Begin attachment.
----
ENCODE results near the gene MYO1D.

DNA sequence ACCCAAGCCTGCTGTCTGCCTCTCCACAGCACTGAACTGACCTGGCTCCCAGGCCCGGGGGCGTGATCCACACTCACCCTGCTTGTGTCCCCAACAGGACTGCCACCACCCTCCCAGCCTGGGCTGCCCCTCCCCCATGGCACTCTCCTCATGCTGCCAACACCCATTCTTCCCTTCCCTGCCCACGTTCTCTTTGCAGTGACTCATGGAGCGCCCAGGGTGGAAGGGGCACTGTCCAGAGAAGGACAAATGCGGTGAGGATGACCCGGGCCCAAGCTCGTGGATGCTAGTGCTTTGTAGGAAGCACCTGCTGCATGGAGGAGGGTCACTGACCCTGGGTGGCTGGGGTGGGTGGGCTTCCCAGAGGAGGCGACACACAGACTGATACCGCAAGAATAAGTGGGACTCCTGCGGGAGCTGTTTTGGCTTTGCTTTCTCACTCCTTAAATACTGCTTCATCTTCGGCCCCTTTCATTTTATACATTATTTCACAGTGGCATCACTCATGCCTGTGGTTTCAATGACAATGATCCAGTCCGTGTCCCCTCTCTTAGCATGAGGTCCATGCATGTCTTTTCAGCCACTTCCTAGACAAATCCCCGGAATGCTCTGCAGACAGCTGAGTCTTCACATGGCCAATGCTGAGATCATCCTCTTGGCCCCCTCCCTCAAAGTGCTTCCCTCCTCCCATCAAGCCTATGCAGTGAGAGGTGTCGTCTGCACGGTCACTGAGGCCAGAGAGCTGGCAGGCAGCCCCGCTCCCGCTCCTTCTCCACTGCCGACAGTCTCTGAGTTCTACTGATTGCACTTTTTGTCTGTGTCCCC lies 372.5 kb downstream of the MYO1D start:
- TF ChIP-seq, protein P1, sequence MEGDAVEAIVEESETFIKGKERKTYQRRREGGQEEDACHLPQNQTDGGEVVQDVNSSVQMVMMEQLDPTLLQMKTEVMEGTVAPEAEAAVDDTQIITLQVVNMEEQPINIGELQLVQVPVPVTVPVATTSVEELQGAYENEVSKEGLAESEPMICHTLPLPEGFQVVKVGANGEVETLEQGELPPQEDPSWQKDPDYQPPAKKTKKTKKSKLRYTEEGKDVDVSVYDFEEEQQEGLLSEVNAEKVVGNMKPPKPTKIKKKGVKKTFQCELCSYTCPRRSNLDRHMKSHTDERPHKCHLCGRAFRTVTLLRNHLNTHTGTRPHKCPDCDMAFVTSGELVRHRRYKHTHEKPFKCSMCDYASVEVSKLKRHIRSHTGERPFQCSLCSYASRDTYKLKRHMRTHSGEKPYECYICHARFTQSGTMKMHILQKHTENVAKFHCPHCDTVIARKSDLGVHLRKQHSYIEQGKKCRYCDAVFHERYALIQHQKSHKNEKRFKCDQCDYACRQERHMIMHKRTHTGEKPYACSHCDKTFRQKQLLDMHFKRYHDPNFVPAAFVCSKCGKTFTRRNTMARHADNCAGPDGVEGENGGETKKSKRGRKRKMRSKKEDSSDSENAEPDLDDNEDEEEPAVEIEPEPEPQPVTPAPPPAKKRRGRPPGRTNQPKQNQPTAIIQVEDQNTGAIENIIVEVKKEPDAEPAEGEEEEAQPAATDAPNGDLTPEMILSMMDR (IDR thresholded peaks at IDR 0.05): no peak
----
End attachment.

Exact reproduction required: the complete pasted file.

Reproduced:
ENCODE results near the gene MYO1D.

DNA sequence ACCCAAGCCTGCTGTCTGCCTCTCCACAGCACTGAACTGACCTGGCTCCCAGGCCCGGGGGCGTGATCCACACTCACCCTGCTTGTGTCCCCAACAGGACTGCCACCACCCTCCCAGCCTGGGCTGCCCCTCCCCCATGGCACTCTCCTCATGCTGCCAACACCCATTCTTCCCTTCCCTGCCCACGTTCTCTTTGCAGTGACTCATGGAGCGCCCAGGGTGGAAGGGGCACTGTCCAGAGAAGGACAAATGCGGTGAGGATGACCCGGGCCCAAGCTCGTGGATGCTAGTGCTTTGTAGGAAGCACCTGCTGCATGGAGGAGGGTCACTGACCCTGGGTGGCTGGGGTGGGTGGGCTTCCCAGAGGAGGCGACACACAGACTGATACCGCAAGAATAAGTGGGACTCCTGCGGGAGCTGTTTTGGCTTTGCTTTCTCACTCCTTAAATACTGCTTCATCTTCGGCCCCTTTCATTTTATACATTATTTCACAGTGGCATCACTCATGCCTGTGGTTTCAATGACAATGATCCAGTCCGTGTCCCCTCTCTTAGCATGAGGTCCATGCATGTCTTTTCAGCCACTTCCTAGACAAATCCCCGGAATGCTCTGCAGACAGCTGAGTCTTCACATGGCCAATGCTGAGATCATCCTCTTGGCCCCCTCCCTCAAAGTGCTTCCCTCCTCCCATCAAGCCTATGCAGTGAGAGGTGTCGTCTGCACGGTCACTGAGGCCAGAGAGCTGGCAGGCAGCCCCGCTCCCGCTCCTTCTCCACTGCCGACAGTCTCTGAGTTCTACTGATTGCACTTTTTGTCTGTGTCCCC lies 372.5 kb downstream of the MYO1D start:
- TF ChIP-seq, protein P1, sequence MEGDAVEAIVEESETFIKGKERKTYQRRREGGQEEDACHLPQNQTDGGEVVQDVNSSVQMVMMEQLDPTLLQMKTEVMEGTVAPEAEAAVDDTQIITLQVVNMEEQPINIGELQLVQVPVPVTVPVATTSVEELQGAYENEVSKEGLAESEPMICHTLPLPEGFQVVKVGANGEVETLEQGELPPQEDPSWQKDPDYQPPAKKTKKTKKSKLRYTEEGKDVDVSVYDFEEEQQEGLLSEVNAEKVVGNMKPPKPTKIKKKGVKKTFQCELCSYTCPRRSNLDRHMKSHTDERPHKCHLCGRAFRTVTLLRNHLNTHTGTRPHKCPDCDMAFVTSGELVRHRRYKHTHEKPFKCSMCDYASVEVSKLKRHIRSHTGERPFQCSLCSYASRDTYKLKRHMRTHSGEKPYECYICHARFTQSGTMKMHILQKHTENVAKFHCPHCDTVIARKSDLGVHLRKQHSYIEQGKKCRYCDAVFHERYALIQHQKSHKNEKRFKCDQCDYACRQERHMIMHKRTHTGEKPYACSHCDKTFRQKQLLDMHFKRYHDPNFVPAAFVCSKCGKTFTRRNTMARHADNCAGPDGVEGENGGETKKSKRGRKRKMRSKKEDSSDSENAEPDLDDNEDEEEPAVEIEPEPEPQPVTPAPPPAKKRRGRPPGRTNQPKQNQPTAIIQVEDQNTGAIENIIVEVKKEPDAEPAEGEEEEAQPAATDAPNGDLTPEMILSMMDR (IDR thresholded peaks at IDR 0.05): no peak